For all his generic party-line qualities, Mitt Romney differs from the long line of alpha-white-male Republican nominees in one striking and possibly important way: He appears to be a genuine bibliophile. Some of his literary selections, to be sure, are discouraging (Decision Points, by George W. Bush), frightening (America Alone, by xenophobic conservative Mark Steyn), or downright creepy (Battlefield Earth, by L. Ron Hubbard, which Romney has listed as one of his five favorite books). But Romney’s reading list also includes at least a few genuinely serious works that might help a prospective president understand the world. The modern Republican presidential field has run the gamut from nonintellectual (Eisenhower, Reagan, Ford) to aggressively anti-intellectual (Bush, Nixon). Romney is the first GOP nominee in memory to show any sign of having the intellectual confidence to sample the forbidden fruits of the liberal scholarly elite.
At the same time, Romney’s intellectual self-confidence appears to be badly misplaced. He likes to boast on the campaign trail of books he has devoured, but the conclusions he reports are wildly at odds with what the books actually say.
Romney’s comprehension problem first emerged this spring, when he began citing The Escape Artists, Noam Scheiber’s account of the Obama administration’s response to the economic crisis. In Romney’s telling, the book contains a startling admission by Lawrence Summers to the author that Obama undertook health-care reform despite believing that it would slow down the recovery. “It means,” reported Romney, “they went into this knowing that when they passed Obamacare, it was going to make life harder for the American people.” Actually, in the passage in question, Summers said just the opposite—that any trade-off between health care and economic growth “was unlikely in my view.”
Romney also regularly credits two books for shaping his thinking on the root causes of national prosperity: Guns, Germs, and Steel, by Jared Diamond, and The Wealth and Poverty of Nations, by David Landes. Romney’s fascination with these tomes turned into a campaign snafu during his recent trip to the Middle East, when he cited them as an explanation for why the Palestinians have lagged economically behind Israel. In Romney’s summation, Diamond’s book argues that some countries have attained prosperity because they are blessed with natural resources (“There is iron ore on the land and so forth”), while Landes attributes differences to culture. Israel has a culture that encourages success; the Palestinians don’t.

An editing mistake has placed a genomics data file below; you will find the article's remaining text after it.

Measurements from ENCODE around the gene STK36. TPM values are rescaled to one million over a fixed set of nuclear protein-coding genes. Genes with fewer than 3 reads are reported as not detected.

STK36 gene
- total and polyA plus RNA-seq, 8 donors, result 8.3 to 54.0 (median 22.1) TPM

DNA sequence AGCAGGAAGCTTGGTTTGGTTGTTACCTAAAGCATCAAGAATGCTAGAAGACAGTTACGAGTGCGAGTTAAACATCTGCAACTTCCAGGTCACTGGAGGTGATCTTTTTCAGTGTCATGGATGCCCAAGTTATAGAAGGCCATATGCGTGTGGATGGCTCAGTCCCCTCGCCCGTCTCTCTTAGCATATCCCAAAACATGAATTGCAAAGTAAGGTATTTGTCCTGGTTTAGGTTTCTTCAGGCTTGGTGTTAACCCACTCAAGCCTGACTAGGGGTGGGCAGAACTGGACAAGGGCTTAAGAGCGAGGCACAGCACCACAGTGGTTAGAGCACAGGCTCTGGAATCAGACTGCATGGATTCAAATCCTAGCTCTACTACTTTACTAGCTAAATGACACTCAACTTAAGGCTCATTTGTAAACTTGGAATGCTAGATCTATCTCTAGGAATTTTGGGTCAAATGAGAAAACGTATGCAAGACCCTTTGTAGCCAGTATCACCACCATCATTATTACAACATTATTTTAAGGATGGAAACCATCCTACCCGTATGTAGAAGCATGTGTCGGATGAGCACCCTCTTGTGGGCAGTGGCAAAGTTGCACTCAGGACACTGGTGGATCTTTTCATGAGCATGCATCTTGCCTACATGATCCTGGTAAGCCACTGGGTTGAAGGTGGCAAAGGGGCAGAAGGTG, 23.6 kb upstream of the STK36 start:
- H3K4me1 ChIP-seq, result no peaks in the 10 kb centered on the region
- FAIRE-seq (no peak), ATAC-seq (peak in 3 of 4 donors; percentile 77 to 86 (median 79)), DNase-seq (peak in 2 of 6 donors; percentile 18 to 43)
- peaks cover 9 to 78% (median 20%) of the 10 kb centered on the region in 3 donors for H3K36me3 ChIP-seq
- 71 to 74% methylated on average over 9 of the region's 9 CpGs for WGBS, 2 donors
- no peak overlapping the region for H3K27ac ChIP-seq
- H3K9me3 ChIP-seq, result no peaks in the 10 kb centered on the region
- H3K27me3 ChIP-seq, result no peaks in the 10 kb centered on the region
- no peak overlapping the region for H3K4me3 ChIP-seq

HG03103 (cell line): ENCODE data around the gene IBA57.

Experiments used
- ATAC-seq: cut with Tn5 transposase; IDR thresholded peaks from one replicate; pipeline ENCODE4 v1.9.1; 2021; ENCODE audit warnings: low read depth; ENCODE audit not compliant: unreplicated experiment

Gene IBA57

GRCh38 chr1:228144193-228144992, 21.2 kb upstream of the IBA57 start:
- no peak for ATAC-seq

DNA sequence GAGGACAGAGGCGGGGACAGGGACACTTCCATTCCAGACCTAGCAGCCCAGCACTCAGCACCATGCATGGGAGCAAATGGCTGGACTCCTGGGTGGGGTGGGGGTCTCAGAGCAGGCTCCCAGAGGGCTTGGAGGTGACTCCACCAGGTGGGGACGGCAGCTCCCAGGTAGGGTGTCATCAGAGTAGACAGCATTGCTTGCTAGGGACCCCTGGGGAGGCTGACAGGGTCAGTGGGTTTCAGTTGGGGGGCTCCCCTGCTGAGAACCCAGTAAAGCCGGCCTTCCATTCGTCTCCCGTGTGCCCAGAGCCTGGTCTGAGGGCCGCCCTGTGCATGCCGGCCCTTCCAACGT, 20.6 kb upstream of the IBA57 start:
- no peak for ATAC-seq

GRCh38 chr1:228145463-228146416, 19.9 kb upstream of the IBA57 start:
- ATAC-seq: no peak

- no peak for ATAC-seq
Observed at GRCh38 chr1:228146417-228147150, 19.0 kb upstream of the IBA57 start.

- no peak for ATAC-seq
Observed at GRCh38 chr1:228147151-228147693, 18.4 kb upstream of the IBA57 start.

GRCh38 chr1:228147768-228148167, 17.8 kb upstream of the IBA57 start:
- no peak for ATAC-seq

In fact, both Diamond and Landes attribute economic differences in significant measure to underlying physical conditions. Diamond emphasizes the availability of domesticable crops and animals in some regions, which allowed their citizens to form cities at an earlier stage. (Iron ore doesn’t really play a major role.) Landes suggests that tropical heat creates higher rates of disease and makes hard work more difficult, thus encouraging slave labor. Landes emphasizes cultural differences, but as an outgrowth of material differences.
What makes Romney’s peculiar bibliophilia so tantalizing is that it hints at the possibility that he operates outside the normal epistemic channels of his party. The Republican Party has increasingly closed itself off from academic and technocratic sources of knowledge: climate science that believes carbon emissions are warming the globe, macroeconomic studies that suggest deficit spending can stimulate the economy, budget forecasting, and on and on. The conservative movement’s idea of an intellectual is a figure like Romney's VP pick, Paul Ryan, whose influences are confined to explicitly right-wing sources. Ryan would not be citing the work of a Noam Scheiber or a Jared Diamond.
Romney, by contrast, respects the legitimacy of the liberal intellectual elite enough to consult it. Paradoxically, he is an educated, highly accomplished, and apparently intelligent man who searches for knowledge in the right places, yet comes away empty-handed.